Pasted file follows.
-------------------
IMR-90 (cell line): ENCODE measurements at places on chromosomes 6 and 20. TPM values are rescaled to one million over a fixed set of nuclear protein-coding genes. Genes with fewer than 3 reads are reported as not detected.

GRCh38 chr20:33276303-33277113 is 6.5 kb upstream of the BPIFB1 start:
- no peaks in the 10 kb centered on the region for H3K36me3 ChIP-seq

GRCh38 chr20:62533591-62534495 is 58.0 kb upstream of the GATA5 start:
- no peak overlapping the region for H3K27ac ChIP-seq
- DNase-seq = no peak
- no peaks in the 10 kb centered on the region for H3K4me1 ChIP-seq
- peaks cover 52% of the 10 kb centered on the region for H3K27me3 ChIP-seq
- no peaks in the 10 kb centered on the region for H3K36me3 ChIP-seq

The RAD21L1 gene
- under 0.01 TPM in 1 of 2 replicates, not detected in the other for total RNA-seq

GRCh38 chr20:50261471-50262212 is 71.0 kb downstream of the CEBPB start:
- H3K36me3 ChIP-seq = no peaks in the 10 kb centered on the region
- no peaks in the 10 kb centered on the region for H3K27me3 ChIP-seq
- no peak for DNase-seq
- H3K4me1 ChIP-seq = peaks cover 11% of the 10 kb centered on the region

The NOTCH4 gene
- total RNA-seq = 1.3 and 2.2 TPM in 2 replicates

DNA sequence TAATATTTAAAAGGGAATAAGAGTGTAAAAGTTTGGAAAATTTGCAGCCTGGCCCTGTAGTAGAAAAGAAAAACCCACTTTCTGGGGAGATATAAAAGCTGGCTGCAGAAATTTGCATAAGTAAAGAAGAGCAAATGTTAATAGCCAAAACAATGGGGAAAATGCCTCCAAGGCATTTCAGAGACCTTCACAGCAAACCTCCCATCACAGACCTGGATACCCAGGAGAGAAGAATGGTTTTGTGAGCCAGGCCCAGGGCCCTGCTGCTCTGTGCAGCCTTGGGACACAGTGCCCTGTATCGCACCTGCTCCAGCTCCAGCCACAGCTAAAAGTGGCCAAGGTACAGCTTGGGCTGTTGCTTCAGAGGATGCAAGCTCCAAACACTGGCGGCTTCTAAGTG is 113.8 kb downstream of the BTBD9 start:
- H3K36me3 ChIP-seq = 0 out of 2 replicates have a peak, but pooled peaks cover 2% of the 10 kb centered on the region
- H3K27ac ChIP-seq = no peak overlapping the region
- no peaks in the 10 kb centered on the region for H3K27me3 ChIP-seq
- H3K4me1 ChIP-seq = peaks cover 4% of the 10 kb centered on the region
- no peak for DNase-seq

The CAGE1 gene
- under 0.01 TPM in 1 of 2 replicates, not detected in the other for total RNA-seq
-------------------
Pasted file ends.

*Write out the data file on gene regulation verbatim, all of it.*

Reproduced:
IMR-90 (cell line): ENCODE measurements at places on chromosomes 6 and 20. TPM values are rescaled to one million over a fixed set of nuclear protein-coding genes. Genes with fewer than 3 reads are reported as not detected.

GRCh38 chr20:33276303-33277113 is 6.5 kb upstream of the BPIFB1 start:
- no peaks in the 10 kb centered on the region for H3K36me3 ChIP-seq

GRCh38 chr20:62533591-62534495 is 58.0 kb upstream of the GATA5 start:
- no peak overlapping the region for H3K27ac ChIP-seq
- DNase-seq = no peak
- no peaks in the 10 kb centered on the region for H3K4me1 ChIP-seq
- peaks cover 52% of the 10 kb centered on the region for H3K27me3 ChIP-seq
- no peaks in the 10 kb centered on the region for H3K36me3 ChIP-seq

The RAD21L1 gene
- under 0.01 TPM in 1 of 2 replicates, not detected in the other for total RNA-seq

GRCh38 chr20:50261471-50262212 is 71.0 kb downstream of the CEBPB start:
- H3K36me3 ChIP-seq = no peaks in the 10 kb centered on the region
- no peaks in the 10 kb centered on the region for H3K27me3 ChIP-seq
- no peak for DNase-seq
- H3K4me1 ChIP-seq = peaks cover 11% of the 10 kb centered on the region

The NOTCH4 gene
- total RNA-seq = 1.3 and 2.2 TPM in 2 replicates

DNA sequence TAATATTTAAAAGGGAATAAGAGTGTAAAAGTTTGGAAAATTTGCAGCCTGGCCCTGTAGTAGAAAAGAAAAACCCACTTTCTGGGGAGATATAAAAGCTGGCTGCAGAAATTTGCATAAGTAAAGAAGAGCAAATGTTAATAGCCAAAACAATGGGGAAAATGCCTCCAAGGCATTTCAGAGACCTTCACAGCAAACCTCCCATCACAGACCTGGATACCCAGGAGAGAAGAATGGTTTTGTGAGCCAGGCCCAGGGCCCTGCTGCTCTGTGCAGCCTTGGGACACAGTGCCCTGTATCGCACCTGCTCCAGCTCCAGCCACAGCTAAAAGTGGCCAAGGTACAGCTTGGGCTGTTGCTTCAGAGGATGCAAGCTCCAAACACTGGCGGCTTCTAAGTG is 113.8 kb downstream of the BTBD9 start:
- H3K36me3 ChIP-seq = 0 out of 2 replicates have a peak, but pooled peaks cover 2% of the 10 kb centered on the region
- H3K27ac ChIP-seq = no peak overlapping the region
- no peaks in the 10 kb centered on the region for H3K27me3 ChIP-seq
- H3K4me1 ChIP-seq = peaks cover 4% of the 10 kb centered on the region
- no peak for DNase-seq

The CAGE1 gene
- under 0.01 TPM in 1 of 2 replicates, not detected in the other for total RNA-seq